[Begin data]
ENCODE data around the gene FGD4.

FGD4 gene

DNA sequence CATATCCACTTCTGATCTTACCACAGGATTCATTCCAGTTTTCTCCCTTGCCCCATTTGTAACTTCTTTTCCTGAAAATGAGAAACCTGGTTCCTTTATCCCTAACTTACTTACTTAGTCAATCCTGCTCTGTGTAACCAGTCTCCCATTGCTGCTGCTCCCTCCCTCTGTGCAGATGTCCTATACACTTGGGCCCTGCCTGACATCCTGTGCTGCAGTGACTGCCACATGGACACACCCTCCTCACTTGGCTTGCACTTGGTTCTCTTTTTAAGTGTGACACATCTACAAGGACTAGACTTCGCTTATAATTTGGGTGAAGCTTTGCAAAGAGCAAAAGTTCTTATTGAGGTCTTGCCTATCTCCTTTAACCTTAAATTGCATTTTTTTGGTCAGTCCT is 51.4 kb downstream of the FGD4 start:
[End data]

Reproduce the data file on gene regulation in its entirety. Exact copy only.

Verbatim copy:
ENCODE data around the gene FGD4.

FGD4 gene

DNA sequence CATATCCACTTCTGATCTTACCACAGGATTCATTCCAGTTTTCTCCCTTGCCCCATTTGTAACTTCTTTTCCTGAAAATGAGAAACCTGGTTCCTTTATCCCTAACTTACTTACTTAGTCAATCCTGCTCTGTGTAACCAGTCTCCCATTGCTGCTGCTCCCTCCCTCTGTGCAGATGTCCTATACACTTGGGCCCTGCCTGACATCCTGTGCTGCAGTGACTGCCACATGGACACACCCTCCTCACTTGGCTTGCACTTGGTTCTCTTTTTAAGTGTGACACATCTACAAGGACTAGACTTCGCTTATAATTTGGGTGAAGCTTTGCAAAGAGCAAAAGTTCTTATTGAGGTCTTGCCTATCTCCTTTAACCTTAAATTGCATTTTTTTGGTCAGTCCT is 51.4 kb downstream of the FGD4 start: